Cane Creek DBAir CS rear shock review£485.00

Impressive climb-friendly shock

BikeRadar score4.5/5

We’ve been impressed by Cane Creek’s highly tunable, top performing DBAir shock, but its lack of a climb setting means efficiency suffers when you hit the hills. The Climb Switch (CS) version changes all that. While the climb setting on most shocks only adjusts the low-speed compression damping, Cane Creek’s Climb Switch alters the low-speed rebound too, helping to improve efficiency, traction and stability when ascending.

At 546g (215x63mm) the DBAir CS is no featherweight, weighing 148g more than a Fox Float X. Tuning in the high- and low-speed compression and rebound settings is relatively straightforward if you kick things off by using Cane Creek’s base setting guidelines, though it does require a 3mm Allen key.

On the trail, though the very start of the DBAir’s stroke was a little sticky initially, once sagged, the shock felt smooth throughout its travel, and the support and damping on offer was always impressive. When you do hit a technical climb and engage the Climb Switch, the changes to the rear suspension are subtle yet very effective.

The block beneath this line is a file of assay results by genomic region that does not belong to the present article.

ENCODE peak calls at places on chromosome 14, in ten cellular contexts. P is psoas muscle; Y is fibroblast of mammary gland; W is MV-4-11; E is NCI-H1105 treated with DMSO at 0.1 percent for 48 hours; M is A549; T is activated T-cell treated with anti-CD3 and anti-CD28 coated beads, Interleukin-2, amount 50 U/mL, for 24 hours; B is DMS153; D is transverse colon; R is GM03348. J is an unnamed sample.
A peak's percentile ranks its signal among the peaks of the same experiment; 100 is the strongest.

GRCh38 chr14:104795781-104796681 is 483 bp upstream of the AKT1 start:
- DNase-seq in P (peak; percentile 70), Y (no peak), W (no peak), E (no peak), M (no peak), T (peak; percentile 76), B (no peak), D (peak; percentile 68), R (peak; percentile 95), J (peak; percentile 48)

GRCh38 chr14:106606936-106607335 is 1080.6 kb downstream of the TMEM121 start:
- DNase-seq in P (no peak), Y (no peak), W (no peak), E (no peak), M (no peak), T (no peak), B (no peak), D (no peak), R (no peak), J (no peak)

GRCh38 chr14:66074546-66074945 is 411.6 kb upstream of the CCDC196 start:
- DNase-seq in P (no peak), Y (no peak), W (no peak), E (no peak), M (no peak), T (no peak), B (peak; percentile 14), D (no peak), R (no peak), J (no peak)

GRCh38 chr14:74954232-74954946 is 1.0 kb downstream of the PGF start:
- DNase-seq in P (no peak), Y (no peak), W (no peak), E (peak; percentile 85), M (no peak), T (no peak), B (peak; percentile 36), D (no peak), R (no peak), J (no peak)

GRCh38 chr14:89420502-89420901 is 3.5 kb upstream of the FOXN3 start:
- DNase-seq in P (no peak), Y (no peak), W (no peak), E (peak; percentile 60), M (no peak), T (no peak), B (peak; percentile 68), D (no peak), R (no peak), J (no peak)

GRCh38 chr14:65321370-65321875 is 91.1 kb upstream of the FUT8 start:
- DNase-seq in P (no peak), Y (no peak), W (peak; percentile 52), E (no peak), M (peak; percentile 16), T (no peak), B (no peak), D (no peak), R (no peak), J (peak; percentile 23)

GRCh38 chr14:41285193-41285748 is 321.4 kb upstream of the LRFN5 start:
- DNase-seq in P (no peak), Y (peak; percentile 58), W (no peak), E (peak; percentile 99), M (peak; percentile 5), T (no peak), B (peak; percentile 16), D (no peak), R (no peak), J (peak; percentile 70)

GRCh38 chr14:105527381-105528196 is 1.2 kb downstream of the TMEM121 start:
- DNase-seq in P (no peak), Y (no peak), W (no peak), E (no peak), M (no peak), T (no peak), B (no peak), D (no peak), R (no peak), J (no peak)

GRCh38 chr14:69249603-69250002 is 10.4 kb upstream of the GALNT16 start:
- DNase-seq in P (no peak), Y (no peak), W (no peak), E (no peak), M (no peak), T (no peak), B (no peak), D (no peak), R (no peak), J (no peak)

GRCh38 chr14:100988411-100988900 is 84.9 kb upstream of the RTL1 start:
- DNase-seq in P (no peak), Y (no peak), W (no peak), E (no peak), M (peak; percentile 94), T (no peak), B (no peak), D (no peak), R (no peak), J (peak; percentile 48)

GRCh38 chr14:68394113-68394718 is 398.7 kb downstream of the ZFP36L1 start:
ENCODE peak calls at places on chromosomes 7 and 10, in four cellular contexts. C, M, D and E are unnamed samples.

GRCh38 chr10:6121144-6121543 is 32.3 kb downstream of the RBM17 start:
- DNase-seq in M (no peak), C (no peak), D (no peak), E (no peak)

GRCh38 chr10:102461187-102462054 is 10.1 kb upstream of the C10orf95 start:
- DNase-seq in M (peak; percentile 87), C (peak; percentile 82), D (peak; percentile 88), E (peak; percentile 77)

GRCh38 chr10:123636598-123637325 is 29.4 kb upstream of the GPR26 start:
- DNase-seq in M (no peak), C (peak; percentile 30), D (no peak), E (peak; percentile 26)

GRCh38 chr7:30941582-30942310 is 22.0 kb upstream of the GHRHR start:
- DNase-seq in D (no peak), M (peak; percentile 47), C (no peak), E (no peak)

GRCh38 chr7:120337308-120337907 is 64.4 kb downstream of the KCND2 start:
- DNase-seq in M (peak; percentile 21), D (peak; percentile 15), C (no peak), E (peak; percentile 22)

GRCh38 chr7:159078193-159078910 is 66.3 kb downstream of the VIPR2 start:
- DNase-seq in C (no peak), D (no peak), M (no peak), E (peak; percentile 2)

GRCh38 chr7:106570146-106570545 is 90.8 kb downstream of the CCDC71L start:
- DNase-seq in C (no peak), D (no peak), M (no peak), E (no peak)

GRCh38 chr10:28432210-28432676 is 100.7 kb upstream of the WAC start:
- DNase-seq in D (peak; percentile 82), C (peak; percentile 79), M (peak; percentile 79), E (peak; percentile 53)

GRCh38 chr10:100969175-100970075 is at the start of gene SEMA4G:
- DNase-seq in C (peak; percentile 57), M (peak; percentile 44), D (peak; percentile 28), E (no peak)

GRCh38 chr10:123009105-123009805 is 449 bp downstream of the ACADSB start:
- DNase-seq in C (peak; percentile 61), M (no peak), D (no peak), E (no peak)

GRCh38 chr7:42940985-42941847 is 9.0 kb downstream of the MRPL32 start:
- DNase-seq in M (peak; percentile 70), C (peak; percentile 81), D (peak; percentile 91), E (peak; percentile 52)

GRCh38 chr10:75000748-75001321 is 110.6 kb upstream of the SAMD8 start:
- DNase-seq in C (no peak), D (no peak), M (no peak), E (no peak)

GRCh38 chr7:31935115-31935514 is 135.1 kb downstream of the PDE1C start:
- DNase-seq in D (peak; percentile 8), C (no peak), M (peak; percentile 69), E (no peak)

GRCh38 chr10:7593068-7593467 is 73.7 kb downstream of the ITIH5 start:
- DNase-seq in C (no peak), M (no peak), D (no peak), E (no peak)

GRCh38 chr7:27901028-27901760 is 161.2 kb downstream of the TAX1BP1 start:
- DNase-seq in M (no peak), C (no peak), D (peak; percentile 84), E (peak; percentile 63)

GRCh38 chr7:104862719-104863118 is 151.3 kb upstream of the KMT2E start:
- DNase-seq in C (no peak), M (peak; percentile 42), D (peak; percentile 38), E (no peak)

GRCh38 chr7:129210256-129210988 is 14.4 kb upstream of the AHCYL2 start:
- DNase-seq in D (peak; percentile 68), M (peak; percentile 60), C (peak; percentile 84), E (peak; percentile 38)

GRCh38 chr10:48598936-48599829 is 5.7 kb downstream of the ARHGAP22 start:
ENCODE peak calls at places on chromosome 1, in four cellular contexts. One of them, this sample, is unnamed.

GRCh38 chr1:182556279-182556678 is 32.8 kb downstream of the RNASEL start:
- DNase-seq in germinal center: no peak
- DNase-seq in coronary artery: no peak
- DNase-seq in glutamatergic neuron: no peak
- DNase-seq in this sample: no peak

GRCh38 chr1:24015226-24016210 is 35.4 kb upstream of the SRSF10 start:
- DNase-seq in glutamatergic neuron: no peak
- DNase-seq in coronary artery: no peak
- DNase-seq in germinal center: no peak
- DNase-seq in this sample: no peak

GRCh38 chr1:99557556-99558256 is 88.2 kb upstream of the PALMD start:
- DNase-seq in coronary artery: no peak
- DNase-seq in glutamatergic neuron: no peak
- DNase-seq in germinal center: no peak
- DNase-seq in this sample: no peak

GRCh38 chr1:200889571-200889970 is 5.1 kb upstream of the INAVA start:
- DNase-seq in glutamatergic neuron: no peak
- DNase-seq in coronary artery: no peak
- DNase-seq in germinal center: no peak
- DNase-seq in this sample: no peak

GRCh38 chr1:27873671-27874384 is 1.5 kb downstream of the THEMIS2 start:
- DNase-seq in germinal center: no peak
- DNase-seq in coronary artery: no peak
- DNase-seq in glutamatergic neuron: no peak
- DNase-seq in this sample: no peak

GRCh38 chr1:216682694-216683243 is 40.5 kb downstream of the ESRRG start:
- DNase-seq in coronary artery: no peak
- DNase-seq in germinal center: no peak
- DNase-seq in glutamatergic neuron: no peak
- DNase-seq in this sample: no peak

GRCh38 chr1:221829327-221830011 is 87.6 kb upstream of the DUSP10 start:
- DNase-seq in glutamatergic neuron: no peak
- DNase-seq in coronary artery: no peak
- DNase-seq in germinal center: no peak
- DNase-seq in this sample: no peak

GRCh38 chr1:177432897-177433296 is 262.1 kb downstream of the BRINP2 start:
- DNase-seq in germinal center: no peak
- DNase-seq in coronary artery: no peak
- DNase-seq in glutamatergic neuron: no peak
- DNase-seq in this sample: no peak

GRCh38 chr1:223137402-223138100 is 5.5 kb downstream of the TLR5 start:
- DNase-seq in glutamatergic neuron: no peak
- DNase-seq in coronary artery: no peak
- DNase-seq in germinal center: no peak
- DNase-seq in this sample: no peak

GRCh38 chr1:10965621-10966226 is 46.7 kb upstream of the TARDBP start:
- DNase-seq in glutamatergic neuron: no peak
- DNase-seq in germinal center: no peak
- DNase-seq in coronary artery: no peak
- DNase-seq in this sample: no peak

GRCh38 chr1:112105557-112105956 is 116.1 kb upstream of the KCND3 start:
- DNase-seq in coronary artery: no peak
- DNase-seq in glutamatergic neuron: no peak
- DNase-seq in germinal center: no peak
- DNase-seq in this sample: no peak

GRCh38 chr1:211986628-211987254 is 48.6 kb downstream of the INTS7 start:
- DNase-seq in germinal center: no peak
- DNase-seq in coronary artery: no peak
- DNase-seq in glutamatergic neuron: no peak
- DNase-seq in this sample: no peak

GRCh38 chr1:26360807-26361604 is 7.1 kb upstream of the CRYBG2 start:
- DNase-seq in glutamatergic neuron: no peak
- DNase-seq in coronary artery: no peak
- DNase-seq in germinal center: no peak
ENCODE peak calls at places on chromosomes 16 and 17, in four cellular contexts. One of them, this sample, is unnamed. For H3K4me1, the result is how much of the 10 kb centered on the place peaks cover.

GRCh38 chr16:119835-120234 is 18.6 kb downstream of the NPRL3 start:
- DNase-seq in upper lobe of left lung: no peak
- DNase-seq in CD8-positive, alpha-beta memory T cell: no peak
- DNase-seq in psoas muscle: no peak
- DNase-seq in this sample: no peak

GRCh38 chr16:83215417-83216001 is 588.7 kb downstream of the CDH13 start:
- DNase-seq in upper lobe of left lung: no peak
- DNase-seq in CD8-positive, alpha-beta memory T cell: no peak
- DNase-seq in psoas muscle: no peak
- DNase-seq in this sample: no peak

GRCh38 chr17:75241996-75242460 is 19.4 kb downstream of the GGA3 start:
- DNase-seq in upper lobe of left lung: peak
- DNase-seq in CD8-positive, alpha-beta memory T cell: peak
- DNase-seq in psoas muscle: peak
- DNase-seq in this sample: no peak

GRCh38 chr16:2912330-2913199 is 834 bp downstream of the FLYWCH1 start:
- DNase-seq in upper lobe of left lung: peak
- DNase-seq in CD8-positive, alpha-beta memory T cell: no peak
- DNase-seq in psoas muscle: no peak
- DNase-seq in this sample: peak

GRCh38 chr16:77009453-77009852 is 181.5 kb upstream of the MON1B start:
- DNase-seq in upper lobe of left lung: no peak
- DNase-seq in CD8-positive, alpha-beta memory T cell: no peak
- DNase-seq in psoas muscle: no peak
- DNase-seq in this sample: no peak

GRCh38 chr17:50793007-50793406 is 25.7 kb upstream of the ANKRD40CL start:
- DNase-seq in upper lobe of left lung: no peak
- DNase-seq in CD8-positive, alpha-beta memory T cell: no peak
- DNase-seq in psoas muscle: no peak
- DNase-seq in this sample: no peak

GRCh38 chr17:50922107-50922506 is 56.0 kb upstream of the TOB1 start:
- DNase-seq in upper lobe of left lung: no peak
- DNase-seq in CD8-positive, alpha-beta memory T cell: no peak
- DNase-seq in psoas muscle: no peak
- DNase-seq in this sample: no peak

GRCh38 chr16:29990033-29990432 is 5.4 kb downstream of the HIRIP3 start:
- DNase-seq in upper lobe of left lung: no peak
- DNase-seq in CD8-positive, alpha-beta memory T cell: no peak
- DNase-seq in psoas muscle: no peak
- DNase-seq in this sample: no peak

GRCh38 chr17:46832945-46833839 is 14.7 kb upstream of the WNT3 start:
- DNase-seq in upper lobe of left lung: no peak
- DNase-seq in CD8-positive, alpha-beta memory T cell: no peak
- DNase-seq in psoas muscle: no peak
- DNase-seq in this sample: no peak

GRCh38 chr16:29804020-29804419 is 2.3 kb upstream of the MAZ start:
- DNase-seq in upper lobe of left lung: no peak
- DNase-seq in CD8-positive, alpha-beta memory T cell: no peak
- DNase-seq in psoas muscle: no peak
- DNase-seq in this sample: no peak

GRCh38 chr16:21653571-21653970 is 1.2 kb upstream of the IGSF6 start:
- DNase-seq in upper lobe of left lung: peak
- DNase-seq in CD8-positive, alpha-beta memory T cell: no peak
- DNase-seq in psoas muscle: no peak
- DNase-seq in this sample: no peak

The shock remains sensitive enough to suck up bumps in a controlled manner, helping to maintain rear end traction, and any pedal bob is more or less neutralised. There’s less fidgeting around in the saddle trying to manage what the tail of the bike is doing and more focus on the job at hand – great when the climb is brutal and you’re tired.

This article was originally published in Mountain Biking UK magazine, available on Apple Newsstand and Zinio.

Rob Weaver

Technical Editor-in-Chief, UK
Rob started riding mountain bikes seriously in 1993 racing cross-country, though he quickly moved to downhill where he competed all over the world. He now spends most of his time riding trail bikes up and down hills. Occasionally he'll jump into an enduro race.
  • Age: 34
  • Height: 172cm / 5'8"
  • Weight: 68kg / 150lb
  • Discipline: Mountain
  • Preferred Terrain: Natural trails where the loam fills my shoes on each and every turn
  • Beer of Choice: Guinness

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